While the gardenia thrives in heat and light in Arizona full sun all day isn’t a good idea. It is best to protect the gardenia from the intense heat and afternoon direct sunlight. This means choosing sites that are on the north or east facing exposures. That will help get the morning light while only allowing some midday sunlight and be protected for the afternoon.

When To Plant The Gardenia

The best time to plant the gardenia is when temperatures are moderate. This means in the fall or spring. When planting in higher elevations or Northern Arizona it is best to plant the gardenia in the spring so the root system will be developed before the fall and colder days.

Gardenias like to be planted a little high compared to the surface of your soil. This means digging a hole as wide and deep as the root ball. However make sure you firmly pack in around 4 inches of soil at the bottom of the hole before you place the plant in the ground. Place the soil from the hole you dug back in around the root ball and cover the section that stands above the soil. Complete the planting by adding a layer of mulch compost. Make sure that it isn’t placed touching the stem of your gardenia. Apply the mulch every year to help prevent harsh temperatures or weeds from affecting your gardenia.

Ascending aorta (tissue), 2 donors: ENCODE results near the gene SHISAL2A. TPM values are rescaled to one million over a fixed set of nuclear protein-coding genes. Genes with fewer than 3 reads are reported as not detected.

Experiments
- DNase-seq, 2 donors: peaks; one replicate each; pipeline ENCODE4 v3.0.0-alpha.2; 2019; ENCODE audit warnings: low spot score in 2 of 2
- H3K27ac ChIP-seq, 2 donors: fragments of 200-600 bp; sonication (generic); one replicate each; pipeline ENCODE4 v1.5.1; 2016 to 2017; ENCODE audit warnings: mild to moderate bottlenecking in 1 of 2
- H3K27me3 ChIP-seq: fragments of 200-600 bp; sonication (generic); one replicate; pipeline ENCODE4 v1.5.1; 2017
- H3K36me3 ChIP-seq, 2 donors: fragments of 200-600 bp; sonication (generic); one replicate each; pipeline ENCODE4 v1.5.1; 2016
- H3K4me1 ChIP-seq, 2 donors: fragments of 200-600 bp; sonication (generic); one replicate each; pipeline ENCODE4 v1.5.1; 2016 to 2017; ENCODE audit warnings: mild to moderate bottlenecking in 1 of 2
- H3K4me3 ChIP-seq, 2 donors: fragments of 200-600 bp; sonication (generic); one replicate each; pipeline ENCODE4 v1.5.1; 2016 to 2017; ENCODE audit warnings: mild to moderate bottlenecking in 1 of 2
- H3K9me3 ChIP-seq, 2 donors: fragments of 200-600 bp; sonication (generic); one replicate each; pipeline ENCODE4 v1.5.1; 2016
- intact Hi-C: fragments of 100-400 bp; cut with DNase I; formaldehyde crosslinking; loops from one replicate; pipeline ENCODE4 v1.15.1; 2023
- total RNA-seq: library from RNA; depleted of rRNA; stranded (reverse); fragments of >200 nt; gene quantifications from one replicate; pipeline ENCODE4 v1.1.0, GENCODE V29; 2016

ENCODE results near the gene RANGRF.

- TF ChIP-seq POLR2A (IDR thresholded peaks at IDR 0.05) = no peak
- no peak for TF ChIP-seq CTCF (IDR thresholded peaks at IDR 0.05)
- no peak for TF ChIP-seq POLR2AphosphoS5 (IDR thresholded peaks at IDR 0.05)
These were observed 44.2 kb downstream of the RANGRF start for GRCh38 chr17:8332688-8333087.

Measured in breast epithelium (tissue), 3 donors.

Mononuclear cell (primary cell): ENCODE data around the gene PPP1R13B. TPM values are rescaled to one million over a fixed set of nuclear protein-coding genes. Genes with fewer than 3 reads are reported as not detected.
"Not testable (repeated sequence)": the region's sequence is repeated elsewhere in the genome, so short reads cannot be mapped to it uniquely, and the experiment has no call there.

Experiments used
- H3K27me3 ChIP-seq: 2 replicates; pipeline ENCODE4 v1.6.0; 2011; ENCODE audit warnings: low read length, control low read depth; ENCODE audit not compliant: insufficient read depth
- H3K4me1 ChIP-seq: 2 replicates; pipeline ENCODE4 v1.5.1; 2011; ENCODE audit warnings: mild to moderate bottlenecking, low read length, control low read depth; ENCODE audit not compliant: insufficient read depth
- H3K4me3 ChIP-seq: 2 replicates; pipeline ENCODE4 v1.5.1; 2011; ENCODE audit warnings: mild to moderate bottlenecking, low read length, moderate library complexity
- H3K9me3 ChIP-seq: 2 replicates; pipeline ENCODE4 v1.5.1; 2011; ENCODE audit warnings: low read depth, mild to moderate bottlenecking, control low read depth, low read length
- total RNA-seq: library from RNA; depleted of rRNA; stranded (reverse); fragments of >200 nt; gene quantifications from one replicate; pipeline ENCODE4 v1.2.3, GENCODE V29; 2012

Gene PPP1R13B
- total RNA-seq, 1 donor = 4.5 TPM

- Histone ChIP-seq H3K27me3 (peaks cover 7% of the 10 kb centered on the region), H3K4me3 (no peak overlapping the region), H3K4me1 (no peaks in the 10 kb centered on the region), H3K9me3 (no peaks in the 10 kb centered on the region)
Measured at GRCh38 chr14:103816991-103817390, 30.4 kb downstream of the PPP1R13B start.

Gardenia Nurseries In The East Phoenix Valley

A&P Nursery has 4 locations that can help you with all of your gardening needs. From the large yard to small urban farming type set ups we have the plants, the tools, the knowledge to help get you going and keep your gardening thriving!